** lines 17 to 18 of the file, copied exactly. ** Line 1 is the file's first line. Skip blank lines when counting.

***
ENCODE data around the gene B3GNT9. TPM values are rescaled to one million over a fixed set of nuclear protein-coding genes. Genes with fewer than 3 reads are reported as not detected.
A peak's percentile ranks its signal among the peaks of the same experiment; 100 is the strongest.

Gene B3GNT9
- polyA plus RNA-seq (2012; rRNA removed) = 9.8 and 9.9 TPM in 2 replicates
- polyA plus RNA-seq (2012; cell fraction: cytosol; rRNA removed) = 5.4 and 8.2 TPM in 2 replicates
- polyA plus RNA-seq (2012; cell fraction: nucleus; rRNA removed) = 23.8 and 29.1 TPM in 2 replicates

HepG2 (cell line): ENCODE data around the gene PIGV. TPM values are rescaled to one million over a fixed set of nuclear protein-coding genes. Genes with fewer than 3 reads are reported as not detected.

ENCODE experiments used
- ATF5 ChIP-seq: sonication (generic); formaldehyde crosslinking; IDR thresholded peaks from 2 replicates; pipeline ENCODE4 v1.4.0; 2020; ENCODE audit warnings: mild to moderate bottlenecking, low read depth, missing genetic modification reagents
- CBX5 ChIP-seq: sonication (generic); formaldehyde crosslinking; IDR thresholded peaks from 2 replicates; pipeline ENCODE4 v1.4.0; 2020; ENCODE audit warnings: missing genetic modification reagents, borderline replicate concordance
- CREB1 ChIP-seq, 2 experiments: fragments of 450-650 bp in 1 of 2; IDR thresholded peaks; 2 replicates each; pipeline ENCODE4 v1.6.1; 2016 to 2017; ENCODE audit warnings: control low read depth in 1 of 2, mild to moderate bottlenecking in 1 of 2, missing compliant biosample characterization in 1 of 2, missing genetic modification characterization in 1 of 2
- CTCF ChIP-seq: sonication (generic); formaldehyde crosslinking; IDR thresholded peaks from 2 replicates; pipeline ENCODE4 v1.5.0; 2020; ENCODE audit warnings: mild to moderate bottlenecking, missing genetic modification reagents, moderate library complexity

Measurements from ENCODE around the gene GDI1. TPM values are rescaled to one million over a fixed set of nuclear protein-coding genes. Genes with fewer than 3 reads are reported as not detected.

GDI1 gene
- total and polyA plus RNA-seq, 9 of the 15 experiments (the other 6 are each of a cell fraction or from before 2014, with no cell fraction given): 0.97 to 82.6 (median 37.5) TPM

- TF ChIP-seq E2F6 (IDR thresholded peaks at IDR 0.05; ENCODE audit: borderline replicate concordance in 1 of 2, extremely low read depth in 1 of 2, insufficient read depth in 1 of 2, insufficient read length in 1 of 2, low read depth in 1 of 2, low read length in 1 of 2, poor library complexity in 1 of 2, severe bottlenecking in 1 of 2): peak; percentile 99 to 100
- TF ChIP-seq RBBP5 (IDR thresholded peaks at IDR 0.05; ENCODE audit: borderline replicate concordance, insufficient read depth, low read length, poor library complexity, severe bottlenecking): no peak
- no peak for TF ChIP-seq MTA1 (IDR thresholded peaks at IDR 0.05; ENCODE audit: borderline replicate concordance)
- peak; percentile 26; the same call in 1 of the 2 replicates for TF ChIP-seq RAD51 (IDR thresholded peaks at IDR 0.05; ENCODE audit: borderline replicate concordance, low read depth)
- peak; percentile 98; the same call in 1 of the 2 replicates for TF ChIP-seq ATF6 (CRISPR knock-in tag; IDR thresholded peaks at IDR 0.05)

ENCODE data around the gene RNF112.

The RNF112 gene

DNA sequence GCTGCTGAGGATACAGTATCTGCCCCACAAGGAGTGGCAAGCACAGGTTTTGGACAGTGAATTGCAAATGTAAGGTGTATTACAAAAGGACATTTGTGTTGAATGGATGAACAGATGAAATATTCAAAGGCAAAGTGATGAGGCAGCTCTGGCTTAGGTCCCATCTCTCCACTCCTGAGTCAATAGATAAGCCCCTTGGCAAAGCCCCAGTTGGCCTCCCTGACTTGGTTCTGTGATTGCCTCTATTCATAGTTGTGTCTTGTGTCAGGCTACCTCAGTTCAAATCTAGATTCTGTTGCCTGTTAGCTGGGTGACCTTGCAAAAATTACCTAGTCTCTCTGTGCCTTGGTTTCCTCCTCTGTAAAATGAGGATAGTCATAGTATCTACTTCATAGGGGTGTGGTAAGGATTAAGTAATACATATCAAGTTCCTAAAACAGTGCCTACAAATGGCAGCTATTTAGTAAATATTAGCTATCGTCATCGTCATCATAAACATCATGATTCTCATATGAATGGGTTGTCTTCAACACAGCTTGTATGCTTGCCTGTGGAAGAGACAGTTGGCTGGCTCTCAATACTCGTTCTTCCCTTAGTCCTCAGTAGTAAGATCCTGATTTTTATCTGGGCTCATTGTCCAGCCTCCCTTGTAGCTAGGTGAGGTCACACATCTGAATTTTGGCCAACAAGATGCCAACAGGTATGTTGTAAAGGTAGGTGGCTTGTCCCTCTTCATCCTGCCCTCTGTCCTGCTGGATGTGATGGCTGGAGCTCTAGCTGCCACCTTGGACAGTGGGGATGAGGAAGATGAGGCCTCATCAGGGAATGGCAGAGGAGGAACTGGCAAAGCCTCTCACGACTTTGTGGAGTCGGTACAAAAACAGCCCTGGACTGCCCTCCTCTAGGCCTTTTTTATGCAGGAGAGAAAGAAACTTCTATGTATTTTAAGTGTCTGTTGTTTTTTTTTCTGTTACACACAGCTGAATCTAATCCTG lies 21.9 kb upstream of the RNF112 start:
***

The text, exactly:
- TF ChIP-seq RBBP5 (IDR thresholded peaks at IDR 0.05; ENCODE audit: borderline replicate concordance, insufficient read depth, low read length, poor library complexity, severe bottlenecking): no peak
- no peak for TF ChIP-seq MTA1 (IDR thresholded peaks at IDR 0.05; ENCODE audit: borderline replicate concordance)